A rotordynamic machine is disclosed in U.S. Pat. No. 6,043,580, for use in the pumping of a fluid. The machine comprises an electrical assembly in combination with a turbomachine or centrifugal pump. The electrical assembly acts as a combined electric motor and bearing assembly, having a rotor supported and rotated by magnetic fields generated in a stator. In this way, the motor is bearing-free. The rotor of the motor is formed as part of the shaft connecting the electrical assembly with the turbomachine or pump. U.S. Pat. No. 6,043,580 discloses that the combined electric motor and bearing assembly may be arranged on the principles of an induction motor, an asynchronous motor, a reluctance motor, or a synchronous motor. Specific designs mentioned in U.S. Pat. No. 6,043,580 include assemblies having a rotor with one or more permanent magnets and a rotor designed as a cage rotor with a short circuited cage. In the specific embodiment disclosed and described in detail in U.S. Pat. No. 6,043,580, the combined motor and bearing assembly comprises a stator having two sets of current windings, one set for generating the magnetic fields to rotate the rotor, the second set for generating the magnetic journaling for supporting the rotor shaft in position. The rotor is designed as a cage rotor, having the same number of poles as the stator windings generating the drive, but a different number of poles to the stator windings providing the support for the shaft.
U.S. Pat. No. 6,043,580 is concerned specifically with overcoming the problems associated with magnetic bearings and their limited bearing capacity. The solution proposed, as discussed above, is to arrange an electric motor, which may be one of a wide variety of arrangements of electric motor, such that the rotor is both supported and rotated by a magnetic field. U.S. Pat. No. 6,043,580 does not disclose or suggest an assembly for use at the high speeds of rotation specified above.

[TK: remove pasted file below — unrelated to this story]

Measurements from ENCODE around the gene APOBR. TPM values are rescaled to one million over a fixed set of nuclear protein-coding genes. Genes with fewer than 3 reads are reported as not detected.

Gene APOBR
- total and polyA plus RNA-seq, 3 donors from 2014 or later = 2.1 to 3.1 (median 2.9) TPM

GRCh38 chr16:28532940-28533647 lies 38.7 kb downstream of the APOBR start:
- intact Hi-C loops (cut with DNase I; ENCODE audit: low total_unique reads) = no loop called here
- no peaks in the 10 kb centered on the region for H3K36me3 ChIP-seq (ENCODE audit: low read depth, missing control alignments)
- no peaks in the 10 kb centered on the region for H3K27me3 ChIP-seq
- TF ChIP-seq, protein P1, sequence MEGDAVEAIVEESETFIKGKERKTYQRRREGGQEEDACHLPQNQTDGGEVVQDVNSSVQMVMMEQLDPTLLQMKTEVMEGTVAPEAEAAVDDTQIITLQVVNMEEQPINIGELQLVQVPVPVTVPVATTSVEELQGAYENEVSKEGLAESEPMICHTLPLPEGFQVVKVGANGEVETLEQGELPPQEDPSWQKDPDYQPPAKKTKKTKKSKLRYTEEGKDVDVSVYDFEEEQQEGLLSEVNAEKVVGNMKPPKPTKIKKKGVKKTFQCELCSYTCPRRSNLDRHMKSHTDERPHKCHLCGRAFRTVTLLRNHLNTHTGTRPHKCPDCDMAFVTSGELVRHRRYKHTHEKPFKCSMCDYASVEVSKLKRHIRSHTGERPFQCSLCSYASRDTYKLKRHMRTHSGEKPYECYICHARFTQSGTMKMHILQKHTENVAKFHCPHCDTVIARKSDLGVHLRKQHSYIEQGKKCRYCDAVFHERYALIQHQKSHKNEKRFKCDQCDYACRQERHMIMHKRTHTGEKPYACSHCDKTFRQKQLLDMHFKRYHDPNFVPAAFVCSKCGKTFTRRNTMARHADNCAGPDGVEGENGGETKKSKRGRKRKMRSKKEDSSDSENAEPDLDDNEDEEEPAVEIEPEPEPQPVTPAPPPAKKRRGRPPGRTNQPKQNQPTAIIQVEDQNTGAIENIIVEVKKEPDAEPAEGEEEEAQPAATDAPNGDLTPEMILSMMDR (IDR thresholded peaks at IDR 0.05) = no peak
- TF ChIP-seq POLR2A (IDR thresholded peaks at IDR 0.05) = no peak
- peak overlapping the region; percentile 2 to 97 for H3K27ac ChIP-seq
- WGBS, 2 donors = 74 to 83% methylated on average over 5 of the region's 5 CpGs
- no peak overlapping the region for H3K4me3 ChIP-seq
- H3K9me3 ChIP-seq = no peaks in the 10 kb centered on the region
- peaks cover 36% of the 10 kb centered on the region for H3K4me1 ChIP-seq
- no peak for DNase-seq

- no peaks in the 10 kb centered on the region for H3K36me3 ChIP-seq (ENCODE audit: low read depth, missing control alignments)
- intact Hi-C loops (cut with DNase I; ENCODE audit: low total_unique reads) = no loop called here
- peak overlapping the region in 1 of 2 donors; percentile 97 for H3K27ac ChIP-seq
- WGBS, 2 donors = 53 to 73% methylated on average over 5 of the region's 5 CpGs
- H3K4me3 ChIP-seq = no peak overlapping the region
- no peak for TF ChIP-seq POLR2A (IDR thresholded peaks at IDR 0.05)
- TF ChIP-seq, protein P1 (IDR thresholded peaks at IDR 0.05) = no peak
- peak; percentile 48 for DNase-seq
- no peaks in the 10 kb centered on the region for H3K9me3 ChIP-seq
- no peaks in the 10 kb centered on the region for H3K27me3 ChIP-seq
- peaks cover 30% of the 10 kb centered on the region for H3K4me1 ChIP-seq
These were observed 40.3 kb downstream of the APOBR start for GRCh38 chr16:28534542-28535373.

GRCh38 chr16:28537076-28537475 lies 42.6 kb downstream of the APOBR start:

U.S. Pat. No. 6,056,518 discloses a fluid pump for use in the coolant system for an automobile. The fluid pump disclosed comprises a switched reluctance electric motor, in which the impellor of the pump is the rotor of the electric motor. The operating speeds for the fluid pump disclosed in U.S. Pat. No. 6,056,518 are low, being stated to be from 0 to 5000 rpm. U.S. Pat. No. 6,056,518 specifically teaches that the advantage of using the switched reluctance motor is that it does not rely for operation upon the use of magnets, which are stated to be heavy, costly and to degrade quickly over time.
According to the present invention there is provided a compressor assembly comprising
a compressor having a compressor casing comprising a fluid inlet and a fluid outlet;
an impeller rotatable within the compressor casing;
an electric motor;
a rotatable drive shaft assembly extending from the electric motor into the compressor casing;
the impeller being mounted on the drive shaft assembly and rotatable therewith within the compressor casing; and
the electric motor comprising a stator and a rotor, the rotor being mounted on the drive shaft assembly and rotatable therewith; wherein the compressor assembly operates at a speed of 25,000 rpm or higher.
A range of electric motors may be employed in the compressor assembly of the present invention. Such motors include induction motors, synchronous motors and asynchronous motors.
Surprisingly, contrary to the suggestions in the prior art, it has been found that the use of a permanent magnet electric motor allows a direct drive compressor assembly to be constructed which is particularly suitable for operation at high speeds. Accordingly, a permanent magnet motor is the preferred motor for use in the assembly of the present invention.
It has been found that a permanent magnet motor may be employed to drive a rotating impeller compressor using a direct drive configuration, that is one in which the impeller of the compressor and the rotor of the motor are directly connected and rotate at the same speed. It has been found that a permanent magnet motor may be used to drive the rotatable impeller of a compressor, allowing the gear assembly or gear box to be dispensed with and a direct drive assembly to be employed.